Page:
reference

Five patent issues that European biosimilar developers should consider before entering the US market

References for ‘Five patent issues that European biosimilar developers should consider before entering the US market’, in European Pharmaceutical Review Issue 3 2020.

References

  1. See Goodwin, Guide to Biosimilars Litigation and Regulation in the U.S.. 2019-2020 ed. Thompson-Reuters; 2019. (“Biosimilar Guide”).
  2. Since the BPCIA’s enactment in March 2010, FDA has approved 26 applications for biosimilar products, sixteen of which are currently available on the U.S. market. See FDA Approvals [Internet]. Big Molecule Watch Blog. 19 March 2020 [cited 1 April 2020]. Available from: https://www.bigmoleculewatch.com/fda-approved-ablas/. During that period, RPSs and biosmilar applicants have engaged in more than 25 patent litigations under the BPCIA. See BPCIA Litigations [Internet]. Big Molecule Watch Blog. 30 March 2020 [cited 1 April 2020]. Available from https://www.bigmoleculewatch.com/bpcia-patent-litigations/.
  3. Amgen Inc. v. Sandoz Inc., 794 F.3d 1347, 1351 n.1 (Fed. Cir. 2015) (“Winston Churchill once described Russia as ‘a riddle wrapped in a mystery inside an enigma.’ That is this statute[, the BPCIA]. In these opinions, we do our best to unravel the riddle, solve the mystery, and comprehend the enigma.” (internal citation omitted)).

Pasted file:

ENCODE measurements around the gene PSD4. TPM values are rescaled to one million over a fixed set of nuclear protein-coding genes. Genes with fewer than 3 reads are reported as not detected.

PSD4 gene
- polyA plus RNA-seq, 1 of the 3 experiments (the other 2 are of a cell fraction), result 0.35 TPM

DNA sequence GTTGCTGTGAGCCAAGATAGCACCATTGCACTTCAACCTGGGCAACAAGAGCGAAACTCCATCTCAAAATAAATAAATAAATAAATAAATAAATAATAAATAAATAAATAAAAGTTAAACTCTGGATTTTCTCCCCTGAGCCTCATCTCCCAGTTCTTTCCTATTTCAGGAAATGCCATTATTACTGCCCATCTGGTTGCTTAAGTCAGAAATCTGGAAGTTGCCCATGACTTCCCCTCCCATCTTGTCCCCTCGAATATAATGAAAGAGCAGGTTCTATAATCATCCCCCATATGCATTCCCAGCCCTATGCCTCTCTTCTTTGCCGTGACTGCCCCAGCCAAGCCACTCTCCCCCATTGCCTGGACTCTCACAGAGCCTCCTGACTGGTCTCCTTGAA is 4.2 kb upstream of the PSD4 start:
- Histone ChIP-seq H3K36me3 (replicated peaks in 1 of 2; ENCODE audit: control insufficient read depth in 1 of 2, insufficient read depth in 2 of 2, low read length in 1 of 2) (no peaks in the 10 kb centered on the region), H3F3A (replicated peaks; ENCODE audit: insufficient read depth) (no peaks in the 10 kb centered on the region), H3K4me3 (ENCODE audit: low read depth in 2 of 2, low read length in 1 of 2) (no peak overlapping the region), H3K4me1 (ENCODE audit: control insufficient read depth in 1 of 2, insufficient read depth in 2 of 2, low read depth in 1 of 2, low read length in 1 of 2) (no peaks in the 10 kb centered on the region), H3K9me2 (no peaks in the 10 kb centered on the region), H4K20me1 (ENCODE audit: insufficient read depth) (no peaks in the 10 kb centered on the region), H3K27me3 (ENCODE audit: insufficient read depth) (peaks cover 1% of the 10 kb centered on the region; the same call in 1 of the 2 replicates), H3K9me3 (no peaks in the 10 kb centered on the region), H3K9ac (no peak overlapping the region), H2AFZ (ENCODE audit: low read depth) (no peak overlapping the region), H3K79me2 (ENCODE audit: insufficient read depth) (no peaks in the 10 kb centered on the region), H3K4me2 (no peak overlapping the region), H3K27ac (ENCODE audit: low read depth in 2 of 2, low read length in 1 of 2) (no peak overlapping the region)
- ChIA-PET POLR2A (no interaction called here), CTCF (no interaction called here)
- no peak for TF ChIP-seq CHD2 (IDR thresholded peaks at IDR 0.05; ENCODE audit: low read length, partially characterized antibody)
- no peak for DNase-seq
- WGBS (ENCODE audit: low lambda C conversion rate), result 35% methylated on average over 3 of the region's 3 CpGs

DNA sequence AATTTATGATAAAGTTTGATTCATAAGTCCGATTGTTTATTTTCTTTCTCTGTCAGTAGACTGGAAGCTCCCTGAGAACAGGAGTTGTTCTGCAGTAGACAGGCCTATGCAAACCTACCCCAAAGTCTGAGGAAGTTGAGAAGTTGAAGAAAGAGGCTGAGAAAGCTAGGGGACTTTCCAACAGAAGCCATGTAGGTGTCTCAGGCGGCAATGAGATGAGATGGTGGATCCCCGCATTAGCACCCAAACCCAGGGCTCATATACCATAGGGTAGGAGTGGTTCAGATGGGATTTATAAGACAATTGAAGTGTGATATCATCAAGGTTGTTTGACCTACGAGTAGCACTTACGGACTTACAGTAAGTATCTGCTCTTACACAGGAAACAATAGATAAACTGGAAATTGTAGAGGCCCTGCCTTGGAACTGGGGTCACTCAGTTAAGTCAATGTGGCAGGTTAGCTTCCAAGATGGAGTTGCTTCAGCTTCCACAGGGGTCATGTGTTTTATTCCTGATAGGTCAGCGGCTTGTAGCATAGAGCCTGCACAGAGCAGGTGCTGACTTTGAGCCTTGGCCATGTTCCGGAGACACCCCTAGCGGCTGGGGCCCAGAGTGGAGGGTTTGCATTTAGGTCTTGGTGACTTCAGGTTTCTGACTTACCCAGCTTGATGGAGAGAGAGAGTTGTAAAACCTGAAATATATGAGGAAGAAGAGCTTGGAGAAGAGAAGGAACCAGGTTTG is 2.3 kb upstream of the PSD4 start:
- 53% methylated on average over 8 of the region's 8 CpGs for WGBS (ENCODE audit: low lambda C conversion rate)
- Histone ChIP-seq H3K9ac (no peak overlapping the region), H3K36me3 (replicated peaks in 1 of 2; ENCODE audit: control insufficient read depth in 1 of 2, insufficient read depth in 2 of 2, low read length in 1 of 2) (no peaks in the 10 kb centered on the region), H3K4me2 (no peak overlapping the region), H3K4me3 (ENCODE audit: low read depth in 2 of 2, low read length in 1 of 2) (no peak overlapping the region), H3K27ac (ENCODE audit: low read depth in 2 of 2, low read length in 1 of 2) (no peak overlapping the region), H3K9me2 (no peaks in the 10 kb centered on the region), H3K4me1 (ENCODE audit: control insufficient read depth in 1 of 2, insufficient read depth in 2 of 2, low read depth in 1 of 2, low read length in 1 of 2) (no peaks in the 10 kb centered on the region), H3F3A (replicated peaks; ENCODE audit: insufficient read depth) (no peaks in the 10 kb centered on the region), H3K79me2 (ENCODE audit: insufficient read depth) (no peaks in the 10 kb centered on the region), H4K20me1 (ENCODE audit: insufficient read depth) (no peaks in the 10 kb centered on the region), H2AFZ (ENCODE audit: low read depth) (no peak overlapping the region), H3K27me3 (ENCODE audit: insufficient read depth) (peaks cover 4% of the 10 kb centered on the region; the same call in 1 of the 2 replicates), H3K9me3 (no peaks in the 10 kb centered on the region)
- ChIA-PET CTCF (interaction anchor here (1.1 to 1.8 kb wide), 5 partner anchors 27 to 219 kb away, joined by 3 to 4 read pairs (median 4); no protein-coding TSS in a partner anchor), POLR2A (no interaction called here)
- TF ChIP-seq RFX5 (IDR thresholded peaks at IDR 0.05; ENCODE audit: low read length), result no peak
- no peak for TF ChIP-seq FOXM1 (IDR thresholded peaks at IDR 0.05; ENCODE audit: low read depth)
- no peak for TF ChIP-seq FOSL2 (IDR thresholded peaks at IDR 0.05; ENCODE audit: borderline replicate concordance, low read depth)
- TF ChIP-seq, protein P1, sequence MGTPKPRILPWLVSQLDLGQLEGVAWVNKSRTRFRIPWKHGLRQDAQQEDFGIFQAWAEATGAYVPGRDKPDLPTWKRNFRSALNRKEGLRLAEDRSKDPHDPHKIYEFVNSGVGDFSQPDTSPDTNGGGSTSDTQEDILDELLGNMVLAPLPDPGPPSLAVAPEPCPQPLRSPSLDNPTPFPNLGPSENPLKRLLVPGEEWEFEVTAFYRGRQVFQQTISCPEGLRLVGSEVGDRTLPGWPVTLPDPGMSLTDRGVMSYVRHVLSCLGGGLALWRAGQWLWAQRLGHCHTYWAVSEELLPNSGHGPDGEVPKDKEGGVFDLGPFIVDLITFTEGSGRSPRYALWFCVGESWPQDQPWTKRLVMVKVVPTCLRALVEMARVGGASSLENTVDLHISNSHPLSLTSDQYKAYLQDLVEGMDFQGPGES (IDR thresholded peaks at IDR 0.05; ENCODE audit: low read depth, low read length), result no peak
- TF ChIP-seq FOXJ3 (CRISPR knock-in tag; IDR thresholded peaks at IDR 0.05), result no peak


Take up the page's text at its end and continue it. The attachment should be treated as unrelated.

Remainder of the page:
4. 35 U.S.C. § 271(e)(2); see Eli Lilly & Co. v. Medtronic, Inc., 496 U.S. 661, 678 (1990).
  5. See Sunovion Pharm., Inc. v. Teva Pharm. USA, Inc., 731 F.3d 1271, 1278 (Fed. Cir. 2013) (“Although no traditional patent infringement has occurred until a patented product is made, used, or sold, under the Hatch-Waxman framework, the filing of an ANDA itself constitutes a technical infringement for jurisdictional purposes.”); see also, e.g., Novartis Pharm. Corp. v. Watson Labs., Inc., 611 F. App’x 988, 997 (Fed. Cir. 2015); Ferring B.V. v. Watson Labs., Inc.-Fla., 764 F.3d 1401, 1408 (Fed. Cir. 2014); Allergan, Inc. v. Alcon Labs., Inc., 324 F.3d 1322, 1331 (Fed. Cir. 2003); Warner-Lambert Co. v. Apotex Corp., 316 F.3d 1348, 1365–66 (Fed. Cir. 2003); Bristol-Myers Squibb v. Royce Labs., 69 F.3d 1130, 1135 (Fed. Cir. 1995).
  6. Sandoz Inc. v. Amgen Inc., 137 S. Ct. 1664, 1675-76 (2017) (holding that an RPS may not compel a biosimilar applicant under federal law to engage in the patent dance), remanded to 877 F.3d 1315, 1326 (Fed. Cir. 2017) (same, but under state law).
  7. Generally, the complete patent dance takes about eight months between FDA acceptance and when litigation in the district court begins. For a summary of different patent dance strategies, see Biosimilar Guide at 45-50.
  8. Some critics have blamed these “patent thickets” – and the corresponding need for extensive patent litigation – for keeping biosimilars in the U.S. from taking off in the way they have in Europe. See, e.g., Price WN, Rai AK. How logically impossible patents block biosimilars. Nature Biotechnology. 2019; 37:862-863.